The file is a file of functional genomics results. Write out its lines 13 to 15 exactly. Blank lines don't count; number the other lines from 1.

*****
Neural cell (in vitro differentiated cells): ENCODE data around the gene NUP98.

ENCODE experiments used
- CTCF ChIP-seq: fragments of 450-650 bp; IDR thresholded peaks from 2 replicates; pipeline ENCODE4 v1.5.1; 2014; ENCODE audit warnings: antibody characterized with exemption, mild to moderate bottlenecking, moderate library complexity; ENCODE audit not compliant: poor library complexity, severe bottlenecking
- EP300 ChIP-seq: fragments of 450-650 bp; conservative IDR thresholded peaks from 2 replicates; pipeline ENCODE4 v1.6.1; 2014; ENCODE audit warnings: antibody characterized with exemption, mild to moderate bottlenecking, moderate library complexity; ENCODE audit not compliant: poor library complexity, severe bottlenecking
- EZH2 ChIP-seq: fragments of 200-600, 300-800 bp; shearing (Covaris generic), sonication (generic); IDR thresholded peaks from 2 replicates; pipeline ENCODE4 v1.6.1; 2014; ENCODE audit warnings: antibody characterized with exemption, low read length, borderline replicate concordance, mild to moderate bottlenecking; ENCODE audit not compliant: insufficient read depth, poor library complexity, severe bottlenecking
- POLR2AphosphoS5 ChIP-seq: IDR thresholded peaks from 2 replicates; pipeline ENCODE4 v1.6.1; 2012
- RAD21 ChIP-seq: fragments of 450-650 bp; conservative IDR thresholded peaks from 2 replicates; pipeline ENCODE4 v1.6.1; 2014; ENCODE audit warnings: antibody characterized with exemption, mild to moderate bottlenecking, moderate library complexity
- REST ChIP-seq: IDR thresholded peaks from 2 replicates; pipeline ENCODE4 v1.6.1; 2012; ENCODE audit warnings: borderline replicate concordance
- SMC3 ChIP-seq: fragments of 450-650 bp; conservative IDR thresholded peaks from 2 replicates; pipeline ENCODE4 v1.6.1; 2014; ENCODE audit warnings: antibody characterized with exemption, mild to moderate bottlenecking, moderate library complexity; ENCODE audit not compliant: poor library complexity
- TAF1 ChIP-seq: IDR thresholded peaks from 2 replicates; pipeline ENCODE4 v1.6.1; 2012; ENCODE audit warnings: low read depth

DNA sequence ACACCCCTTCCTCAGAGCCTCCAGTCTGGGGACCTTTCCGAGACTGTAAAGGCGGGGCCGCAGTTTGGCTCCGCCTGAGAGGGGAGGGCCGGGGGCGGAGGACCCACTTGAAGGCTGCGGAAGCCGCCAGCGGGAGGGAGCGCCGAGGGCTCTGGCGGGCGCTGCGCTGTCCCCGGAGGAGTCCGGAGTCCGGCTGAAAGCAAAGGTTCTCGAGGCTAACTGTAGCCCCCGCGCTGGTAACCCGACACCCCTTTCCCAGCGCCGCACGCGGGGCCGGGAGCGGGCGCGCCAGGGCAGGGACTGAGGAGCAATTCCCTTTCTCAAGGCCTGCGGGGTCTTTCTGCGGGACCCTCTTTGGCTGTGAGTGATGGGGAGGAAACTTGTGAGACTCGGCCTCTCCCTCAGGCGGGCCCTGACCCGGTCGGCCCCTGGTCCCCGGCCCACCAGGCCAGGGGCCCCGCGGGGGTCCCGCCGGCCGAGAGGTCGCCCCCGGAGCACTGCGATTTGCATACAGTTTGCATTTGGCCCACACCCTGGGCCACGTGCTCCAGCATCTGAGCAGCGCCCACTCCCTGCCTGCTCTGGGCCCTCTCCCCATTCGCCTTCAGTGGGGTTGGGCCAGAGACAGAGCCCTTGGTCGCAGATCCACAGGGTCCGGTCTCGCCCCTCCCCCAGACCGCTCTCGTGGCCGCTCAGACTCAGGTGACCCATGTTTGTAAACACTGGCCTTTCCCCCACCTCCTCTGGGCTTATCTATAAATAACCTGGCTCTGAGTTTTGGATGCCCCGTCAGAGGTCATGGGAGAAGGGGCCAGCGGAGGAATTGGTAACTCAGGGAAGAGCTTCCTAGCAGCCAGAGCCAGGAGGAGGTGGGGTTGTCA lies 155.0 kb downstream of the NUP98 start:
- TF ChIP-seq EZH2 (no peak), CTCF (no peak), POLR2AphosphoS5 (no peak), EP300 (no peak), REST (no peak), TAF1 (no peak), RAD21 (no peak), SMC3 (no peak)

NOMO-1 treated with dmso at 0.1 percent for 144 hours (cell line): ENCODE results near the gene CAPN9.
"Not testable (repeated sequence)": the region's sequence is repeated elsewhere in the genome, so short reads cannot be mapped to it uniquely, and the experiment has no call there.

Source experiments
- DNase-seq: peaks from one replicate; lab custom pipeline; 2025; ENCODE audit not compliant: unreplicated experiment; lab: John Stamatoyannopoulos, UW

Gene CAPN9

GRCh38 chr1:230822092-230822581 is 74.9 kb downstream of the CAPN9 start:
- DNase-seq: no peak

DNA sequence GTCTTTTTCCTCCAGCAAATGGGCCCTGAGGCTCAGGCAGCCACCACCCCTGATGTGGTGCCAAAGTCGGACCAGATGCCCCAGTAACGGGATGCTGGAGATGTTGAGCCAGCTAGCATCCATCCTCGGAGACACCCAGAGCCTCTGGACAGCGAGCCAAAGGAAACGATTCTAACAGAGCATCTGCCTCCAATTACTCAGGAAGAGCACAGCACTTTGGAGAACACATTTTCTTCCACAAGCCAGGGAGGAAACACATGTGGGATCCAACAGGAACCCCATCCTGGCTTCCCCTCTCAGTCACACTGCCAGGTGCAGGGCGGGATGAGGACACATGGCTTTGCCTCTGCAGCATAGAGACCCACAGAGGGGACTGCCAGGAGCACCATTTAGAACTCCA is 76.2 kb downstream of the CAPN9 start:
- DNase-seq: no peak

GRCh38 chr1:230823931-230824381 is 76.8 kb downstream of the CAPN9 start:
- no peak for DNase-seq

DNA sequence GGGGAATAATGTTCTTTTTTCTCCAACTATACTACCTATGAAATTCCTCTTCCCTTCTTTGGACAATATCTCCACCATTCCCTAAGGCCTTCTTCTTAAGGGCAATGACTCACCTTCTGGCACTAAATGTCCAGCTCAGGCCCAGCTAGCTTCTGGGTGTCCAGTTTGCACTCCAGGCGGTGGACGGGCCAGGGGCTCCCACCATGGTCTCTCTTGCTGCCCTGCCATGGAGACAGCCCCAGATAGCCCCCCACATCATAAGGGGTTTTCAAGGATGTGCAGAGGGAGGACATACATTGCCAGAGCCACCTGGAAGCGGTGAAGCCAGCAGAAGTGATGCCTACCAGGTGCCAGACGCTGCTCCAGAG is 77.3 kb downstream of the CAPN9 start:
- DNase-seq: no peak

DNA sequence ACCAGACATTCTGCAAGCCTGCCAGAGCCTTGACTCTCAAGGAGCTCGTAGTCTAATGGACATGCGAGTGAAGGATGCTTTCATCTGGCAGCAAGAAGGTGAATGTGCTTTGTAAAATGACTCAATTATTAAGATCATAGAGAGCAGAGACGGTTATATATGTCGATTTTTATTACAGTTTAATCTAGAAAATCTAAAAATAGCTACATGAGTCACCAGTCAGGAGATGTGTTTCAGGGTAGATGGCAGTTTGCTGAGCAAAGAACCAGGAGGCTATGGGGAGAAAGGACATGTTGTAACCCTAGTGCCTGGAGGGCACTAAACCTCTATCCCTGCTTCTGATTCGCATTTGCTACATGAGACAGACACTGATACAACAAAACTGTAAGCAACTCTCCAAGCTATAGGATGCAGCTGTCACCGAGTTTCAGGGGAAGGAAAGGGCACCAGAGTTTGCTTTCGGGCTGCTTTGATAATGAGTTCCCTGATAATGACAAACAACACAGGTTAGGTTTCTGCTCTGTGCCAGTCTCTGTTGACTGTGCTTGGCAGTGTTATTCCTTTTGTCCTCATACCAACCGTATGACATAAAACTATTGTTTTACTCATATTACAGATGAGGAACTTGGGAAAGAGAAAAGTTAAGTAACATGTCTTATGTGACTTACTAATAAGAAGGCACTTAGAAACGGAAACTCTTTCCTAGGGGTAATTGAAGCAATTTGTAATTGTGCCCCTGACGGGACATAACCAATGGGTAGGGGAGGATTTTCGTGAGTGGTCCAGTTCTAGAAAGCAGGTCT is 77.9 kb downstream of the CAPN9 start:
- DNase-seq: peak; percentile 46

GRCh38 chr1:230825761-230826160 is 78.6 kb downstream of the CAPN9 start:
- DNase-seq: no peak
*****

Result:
NOMO-1 treated with dmso at 0.1 percent for 144 hours (cell line): ENCODE results near the gene CAPN9.
"Not testable (repeated sequence)": the region's sequence is repeated elsewhere in the genome, so short reads cannot be mapped to it uniquely, and the experiment has no call there.

Source experiments